5. The Court will also deny a certificate of appealability. See 28 U.S.C. § 2253(c)(1)(B) (appeal may not be taken from a final order in a proceeding under 28 U.S.C. § 2255 unless a circuit justice or judge issues a certificate of appealability). The United States Supreme Court held in Slack v. McDaniel that "[w]hen the district court denies a habeas petition on procedural grounds without reaching the prisoner's underlying constitutional claim, a CO A should issue when the prisoner shows, at least, that jurists of reason would find it debatable whether the petition states a valid claim of the denial of a constitutional right and that jurists of reason would find it debatable whether the district court was correct in its procedural ruling." 529 U.S. 473, 484 (2000). This Court denies a certificate of appealability because jurists of reason would not find it debatable that dismissal of the motion as second or successive is correct because, as stated, Petitioner's claims are not based on newly discovered evidence or a new Supreme Court decision.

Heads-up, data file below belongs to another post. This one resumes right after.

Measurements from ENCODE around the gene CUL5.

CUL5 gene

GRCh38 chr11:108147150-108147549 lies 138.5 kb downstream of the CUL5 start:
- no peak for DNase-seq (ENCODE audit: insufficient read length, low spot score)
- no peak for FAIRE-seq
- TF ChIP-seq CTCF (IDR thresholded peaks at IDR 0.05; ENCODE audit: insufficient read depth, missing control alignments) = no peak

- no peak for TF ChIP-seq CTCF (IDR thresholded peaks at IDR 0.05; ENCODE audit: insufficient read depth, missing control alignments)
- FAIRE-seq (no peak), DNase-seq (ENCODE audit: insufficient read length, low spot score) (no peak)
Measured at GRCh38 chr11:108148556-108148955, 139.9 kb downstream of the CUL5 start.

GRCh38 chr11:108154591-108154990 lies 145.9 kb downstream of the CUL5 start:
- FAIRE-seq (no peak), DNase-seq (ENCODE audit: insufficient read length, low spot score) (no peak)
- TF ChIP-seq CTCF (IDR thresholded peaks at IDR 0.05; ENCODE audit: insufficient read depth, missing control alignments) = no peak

6. To the extent Petitioner's submission may be construed as a criminal motion, the Court denies the motion as untimely, as Fed. R. Crim. P. 12(b)(2) does not permit a criminal defendant to seek relief where his case is no longer "pending." See, e.g., United States v. Rashid, 654 F.App'x 54, 57 (3d Cir. 2016) (assuming without deciding, in relevant part, that a case may still be "pending" for purposes of Rule 12(b)(2) where direct appeal had concluded but the time for filing a petition for certiorari had not expired), cert, denied, 137 S.Ct. 1099, 197 L.Ed.2d 206 (2017). Here, Petitioner's direct appeal concluded nearly twenty years ago. As such, the time for filing a motion under Fed. R. Crim. P. 12(b)(2) has long expired. For that reason, Petitioner's motion for relief under Rule 12(b)(2) is denied as untimely. An appropriate Order follows.

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Notes:

[1] Petitioner argued that the district court erred when it ordered him to undergo the blood test for the presence of HIV and when it departed upwardly based on his having committed a similar sexual assault in 1983 in Minnesota. Third Circuit affirmed the judgment of the district court except as to its order with respect to Ward's blood testing, which it vacated pending the district court's making the findings required by the Violence Against Women Act, 42 U.S.C. § 14011(b)). See id.

[2] Federal courts may, but are not required to, "ignore the legal label that a pro se litigant attaches to a motion and recharacterize the motion in order to place it within a different legal category." Castro v. United ...